Scorching weather gripped three continents on Sunday, whipping up wildfires and threatening to topple temperature records as the dire consequences of global warming take shape.
Predictions of historic heat hung over swathes of Asia, Europe and the United States.
In the Vatican, 15,000 people braved sweltering temperatures to hear Pope Francis lead prayer, using parasols and fans to keep cool.
But in their black robes, priests like Francois Mbemba said they were “sweating like hell”.
The 29-year-old said it felt hotter in St Peter’s Square than in his Democratic Republic of Congo diocese.
In Japan, authorities issued heatstroke alerts to tens of millions of people in 20 of its 47 prefectures as near-record high temperatures scorched large areas and torrential rain pummelled other regions.
National broadcaster NHK warned the heat was life-threatening, with the capital and other places recording nearly 40 degrees Celsius (104 degrees Fahrenheit).
Japan’s highest temperature ever – 41.1C first recorded in Kumagaya city in 2018 – could be beaten, according to the meteorological agency.
Some places experienced their highest temperatures in more than four decades Sunday, including Hirono town in Fukushima prefecture with 37.3C.
The US National Weather Service warned a “widespread and oppressive” heatwave in southern and western states was expected to peak, with more than 80 million people affected by excessive heat warnings or heat advisories on Sunday.
California’s Death Valley, often among the hottest places on Earth, is also likely to register new peaks on Sunday, with the mercury possibly surpassing 54C.
Southern California is fighting numerous wildfires, including one in Riverside County that has burned more than 7,500 acres (3,000 hectares) and prompted evacuation orders.
Historic highs forecast
In Europe, Italians were warned to prepare for “the most intense heatwave of the summer and also one of the most intense of all time”.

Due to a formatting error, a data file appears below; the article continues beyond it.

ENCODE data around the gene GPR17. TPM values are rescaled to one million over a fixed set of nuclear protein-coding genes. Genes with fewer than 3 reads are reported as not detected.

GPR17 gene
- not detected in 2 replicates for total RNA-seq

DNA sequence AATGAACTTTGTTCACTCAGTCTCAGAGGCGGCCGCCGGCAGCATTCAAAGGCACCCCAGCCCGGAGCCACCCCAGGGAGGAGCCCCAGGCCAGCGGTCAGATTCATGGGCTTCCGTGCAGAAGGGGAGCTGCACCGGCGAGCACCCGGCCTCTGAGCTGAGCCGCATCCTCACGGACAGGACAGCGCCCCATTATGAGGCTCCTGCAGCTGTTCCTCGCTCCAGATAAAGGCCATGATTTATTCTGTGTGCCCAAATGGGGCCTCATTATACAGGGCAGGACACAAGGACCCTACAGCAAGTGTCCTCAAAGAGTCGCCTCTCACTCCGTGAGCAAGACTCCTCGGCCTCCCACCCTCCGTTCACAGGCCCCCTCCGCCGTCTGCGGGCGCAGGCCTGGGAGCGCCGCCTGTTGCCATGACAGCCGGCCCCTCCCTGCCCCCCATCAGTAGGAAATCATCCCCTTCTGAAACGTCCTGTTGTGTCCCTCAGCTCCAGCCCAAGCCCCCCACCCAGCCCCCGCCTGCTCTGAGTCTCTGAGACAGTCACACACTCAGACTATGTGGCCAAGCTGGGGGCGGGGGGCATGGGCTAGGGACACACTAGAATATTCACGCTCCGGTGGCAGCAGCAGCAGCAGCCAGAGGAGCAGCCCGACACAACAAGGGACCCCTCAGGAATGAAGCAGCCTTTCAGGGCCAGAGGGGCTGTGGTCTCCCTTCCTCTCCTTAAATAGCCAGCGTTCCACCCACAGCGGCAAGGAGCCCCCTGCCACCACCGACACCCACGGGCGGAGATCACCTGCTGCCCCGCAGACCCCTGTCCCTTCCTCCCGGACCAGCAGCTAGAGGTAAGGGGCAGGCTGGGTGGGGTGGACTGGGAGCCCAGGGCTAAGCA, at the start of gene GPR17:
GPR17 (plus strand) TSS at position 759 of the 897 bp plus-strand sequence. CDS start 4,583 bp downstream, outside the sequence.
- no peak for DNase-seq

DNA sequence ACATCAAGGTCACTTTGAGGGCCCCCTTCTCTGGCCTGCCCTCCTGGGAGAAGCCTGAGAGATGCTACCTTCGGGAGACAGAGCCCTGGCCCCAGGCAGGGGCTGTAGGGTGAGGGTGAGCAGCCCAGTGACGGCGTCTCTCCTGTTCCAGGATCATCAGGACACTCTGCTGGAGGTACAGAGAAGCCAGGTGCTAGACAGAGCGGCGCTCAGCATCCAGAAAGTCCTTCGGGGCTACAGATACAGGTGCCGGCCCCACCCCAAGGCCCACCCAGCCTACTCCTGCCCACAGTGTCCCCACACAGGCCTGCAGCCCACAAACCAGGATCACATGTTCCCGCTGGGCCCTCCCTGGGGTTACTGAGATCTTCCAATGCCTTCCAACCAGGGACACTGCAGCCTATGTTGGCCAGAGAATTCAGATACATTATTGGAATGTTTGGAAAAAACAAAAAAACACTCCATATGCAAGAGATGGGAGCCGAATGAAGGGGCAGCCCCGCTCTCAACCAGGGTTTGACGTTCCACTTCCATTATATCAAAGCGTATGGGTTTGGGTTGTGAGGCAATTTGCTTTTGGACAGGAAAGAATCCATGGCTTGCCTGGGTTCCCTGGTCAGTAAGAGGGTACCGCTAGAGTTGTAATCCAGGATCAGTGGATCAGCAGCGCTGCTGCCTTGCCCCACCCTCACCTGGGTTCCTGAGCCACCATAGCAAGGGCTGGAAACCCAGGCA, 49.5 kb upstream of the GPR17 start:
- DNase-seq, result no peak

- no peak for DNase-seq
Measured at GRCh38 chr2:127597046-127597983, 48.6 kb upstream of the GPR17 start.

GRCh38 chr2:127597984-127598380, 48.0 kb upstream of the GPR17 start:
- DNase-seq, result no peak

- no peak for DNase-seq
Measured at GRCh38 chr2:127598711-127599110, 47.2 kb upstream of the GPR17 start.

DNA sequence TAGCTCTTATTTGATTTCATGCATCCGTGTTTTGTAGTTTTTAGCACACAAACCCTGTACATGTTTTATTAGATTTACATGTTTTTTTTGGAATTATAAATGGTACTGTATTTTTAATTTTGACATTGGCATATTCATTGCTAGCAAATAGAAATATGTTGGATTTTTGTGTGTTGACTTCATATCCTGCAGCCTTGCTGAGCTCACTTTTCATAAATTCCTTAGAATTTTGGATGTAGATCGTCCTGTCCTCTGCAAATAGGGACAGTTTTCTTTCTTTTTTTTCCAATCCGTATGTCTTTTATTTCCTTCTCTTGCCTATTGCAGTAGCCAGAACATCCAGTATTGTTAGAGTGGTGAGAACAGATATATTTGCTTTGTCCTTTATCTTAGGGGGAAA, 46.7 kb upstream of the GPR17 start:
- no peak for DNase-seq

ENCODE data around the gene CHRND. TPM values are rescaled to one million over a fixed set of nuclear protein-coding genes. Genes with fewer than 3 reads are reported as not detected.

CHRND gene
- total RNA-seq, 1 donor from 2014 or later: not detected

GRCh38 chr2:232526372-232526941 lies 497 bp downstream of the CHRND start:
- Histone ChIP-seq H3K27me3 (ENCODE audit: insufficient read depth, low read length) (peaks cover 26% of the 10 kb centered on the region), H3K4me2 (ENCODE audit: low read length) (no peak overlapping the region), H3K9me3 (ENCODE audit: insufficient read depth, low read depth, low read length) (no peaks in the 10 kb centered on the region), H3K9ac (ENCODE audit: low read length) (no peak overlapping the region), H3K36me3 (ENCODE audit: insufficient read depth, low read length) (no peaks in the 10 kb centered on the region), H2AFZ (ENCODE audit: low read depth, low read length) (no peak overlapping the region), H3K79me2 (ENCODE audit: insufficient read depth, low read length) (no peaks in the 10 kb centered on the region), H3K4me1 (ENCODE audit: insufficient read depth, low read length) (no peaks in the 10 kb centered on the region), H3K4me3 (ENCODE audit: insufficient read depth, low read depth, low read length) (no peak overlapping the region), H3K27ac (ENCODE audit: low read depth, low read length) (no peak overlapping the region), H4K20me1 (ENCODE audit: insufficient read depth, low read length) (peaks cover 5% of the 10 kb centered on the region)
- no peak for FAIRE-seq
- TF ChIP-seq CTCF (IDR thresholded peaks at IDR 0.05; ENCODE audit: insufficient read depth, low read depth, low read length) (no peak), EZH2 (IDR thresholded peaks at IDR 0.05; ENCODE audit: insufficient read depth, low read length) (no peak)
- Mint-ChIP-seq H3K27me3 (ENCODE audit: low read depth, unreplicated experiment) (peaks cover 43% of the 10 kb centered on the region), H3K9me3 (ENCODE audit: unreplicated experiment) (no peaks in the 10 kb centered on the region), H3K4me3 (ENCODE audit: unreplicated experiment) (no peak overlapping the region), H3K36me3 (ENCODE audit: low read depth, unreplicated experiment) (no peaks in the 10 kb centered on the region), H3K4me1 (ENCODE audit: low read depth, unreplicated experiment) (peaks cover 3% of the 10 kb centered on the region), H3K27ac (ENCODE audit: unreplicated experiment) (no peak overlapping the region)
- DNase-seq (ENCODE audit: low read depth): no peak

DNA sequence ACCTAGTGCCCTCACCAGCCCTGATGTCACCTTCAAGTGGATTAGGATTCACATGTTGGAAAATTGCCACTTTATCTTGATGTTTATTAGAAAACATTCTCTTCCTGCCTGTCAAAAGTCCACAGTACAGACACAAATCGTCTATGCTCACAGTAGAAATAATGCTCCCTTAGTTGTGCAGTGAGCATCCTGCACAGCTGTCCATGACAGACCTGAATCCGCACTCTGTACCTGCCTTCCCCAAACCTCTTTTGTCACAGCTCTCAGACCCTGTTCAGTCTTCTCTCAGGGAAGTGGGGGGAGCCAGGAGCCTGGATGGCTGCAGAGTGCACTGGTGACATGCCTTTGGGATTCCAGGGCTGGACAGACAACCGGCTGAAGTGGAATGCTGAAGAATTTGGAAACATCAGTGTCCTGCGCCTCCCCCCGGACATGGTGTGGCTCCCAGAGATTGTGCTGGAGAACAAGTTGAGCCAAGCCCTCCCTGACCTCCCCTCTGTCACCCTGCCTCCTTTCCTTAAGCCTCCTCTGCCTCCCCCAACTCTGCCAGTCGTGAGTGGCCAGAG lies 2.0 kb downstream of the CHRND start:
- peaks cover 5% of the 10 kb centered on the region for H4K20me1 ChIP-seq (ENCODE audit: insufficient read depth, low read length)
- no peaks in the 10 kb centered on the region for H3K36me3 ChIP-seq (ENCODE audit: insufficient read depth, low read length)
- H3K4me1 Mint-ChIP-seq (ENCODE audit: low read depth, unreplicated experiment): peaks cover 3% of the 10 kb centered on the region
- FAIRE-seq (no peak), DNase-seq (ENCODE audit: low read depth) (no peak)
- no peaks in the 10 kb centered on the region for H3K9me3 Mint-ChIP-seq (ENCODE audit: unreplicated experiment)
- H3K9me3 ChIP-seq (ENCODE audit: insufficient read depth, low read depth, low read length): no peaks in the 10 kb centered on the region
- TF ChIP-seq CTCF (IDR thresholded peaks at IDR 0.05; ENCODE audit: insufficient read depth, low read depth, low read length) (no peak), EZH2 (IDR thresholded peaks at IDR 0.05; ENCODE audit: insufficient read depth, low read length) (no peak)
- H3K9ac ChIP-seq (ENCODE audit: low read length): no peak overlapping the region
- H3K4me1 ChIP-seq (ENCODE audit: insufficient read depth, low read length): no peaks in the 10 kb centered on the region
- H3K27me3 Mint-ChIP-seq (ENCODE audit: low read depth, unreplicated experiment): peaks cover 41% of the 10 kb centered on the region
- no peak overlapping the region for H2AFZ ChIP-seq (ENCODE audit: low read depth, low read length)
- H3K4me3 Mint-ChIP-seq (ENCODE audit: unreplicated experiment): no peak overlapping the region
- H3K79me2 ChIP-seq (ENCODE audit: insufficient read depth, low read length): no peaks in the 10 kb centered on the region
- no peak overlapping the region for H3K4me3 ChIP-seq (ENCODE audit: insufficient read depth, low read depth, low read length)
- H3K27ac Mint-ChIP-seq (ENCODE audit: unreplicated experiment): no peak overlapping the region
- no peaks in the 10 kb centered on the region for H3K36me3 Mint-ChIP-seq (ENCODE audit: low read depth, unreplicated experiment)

Predictions of historic highs in the coming days led the health ministry to sound a red alert for 16 cities including Rome, Bologna and Florence.
Temperatures are likely to hit 40C in Rome by Monday and 42C-43C on Tuesday, smashing the record of 40.5C set in August 2007.
Sicily and Sardinia could wilt under temperatures as high as 48C, the European Space Agency warned – “potentially the hottest temperatures ever recorded in Europe”.
The Acropolis in Athens, one of Greece’s top tourist attractions, closed for a third day running Sunday during the hottest hours.
In Romania, temperatures are expected to reach 39C on Monday across most of the country.
Little reprieve is forecast for Spain, where the met agency warned of a new heatwave Monday through Wednesday taking temperatures above 40C in the Canary Islands and the southern Andalusia region.
On La Palma island, temperatures dropped Saturday, helping firefighters battle a blaze which burned 5,000 hectares this weekend forcing the evacuation of 4,000 people.
Despite the heat, parts of Asia have also been battered by torrential rain.
In South Korea, rescuers on Sunday battled to reach people trapped in a flooded tunnel, after heavy rains for the last four days triggered floods and landslides that killed at least 37 people and left nine missing.
The country is at the peak of its summer monsoon season, with more rain forecast through Wednesday.
In northern Japan on Sunday, a man was found dead in a flooded car, a week after seven people were killed in similar weather in the country’s southwest.
In northern India, relentless monsoon rains have reportedly killed at least 90 people, following burning heat.
Major flooding and landslides are common during India’s monsoons, but experts say climate change is increasing their frequency and severity.
China on Sunday issued several temperature alerts, warning of 40-45C in the partly desert region of Xinjiang, and 39C in southern Guangxi region.
US climate envoy John Kerry arrived in the country on Sunday to restart stalled talks between the world’s two biggest emitters of planet-warming gases.
President Joe Biden’s administration has identified the climate as an area for potential cooperation with Beijing, despite the tensions elsewhere.
It can be difficult to attribute a particular weather event to climate change, but many scientists insist that global warming – linked to dependence on fossil fuels – is behind the intensification of heatwaves.
The EU’s climate monitoring service said the world saw its hottest June on record last month.